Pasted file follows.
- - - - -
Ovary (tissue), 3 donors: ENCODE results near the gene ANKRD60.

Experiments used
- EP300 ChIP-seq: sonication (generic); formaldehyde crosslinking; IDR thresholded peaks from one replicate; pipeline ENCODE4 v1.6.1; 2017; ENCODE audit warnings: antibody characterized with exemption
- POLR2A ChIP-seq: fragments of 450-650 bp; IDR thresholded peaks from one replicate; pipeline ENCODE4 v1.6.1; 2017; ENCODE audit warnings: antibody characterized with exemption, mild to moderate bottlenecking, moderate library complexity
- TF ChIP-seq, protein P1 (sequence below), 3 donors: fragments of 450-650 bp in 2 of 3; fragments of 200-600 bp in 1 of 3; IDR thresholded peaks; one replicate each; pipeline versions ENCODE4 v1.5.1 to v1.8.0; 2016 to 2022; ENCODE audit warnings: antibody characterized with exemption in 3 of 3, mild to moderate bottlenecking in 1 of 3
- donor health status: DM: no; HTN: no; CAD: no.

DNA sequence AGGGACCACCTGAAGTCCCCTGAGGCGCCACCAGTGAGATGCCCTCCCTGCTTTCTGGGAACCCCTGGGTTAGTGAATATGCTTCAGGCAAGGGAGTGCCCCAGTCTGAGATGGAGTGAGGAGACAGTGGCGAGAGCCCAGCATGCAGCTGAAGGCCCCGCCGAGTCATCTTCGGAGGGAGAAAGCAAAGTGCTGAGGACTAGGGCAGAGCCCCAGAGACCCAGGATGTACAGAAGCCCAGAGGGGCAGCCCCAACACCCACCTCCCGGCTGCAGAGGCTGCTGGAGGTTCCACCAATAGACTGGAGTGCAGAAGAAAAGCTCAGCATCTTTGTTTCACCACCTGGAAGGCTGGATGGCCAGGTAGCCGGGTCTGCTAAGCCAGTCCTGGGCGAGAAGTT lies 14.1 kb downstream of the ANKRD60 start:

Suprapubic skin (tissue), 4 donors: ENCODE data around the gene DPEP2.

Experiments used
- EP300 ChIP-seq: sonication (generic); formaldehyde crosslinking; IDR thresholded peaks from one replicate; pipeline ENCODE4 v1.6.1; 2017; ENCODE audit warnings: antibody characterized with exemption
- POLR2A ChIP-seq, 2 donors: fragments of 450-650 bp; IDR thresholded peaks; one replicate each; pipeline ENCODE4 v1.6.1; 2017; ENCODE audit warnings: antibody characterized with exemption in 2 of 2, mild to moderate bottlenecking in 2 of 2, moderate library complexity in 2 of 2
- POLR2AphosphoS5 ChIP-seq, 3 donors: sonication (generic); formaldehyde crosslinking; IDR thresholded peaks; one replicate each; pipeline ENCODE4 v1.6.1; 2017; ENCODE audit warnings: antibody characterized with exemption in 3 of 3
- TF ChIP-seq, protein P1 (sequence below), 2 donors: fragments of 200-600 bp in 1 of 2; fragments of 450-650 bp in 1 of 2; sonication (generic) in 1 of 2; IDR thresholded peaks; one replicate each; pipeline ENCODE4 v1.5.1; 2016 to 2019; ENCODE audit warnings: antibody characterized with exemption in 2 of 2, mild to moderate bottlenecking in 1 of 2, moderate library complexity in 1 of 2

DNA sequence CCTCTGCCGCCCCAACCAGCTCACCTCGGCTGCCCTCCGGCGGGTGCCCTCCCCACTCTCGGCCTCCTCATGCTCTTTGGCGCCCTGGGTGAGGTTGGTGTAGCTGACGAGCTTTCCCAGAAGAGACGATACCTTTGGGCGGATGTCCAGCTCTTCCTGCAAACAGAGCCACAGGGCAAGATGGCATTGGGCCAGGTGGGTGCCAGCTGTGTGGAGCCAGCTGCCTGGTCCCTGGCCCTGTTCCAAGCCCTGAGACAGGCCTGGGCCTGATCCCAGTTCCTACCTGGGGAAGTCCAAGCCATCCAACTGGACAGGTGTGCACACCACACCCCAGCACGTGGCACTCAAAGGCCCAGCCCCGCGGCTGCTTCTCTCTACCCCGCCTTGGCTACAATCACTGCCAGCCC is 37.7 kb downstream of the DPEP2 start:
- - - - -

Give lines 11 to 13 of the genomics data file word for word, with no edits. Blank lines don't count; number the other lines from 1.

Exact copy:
- POLR2A ChIP-seq, 2 donors: fragments of 450-650 bp; IDR thresholded peaks; one replicate each; pipeline ENCODE4 v1.6.1; 2017; ENCODE audit warnings: antibody characterized with exemption in 2 of 2, mild to moderate bottlenecking in 2 of 2, moderate library complexity in 2 of 2
- POLR2AphosphoS5 ChIP-seq, 3 donors: sonication (generic); formaldehyde crosslinking; IDR thresholded peaks; one replicate each; pipeline ENCODE4 v1.6.1; 2017; ENCODE audit warnings: antibody characterized with exemption in 3 of 3
- TF ChIP-seq, protein P1 (sequence below), 2 donors: fragments of 200-600 bp in 1 of 2; fragments of 450-650 bp in 1 of 2; sonication (generic) in 1 of 2; IDR thresholded peaks; one replicate each; pipeline ENCODE4 v1.5.1; 2016 to 2019; ENCODE audit warnings: antibody characterized with exemption in 2 of 2, mild to moderate bottlenecking in 1 of 2, moderate library complexity in 1 of 2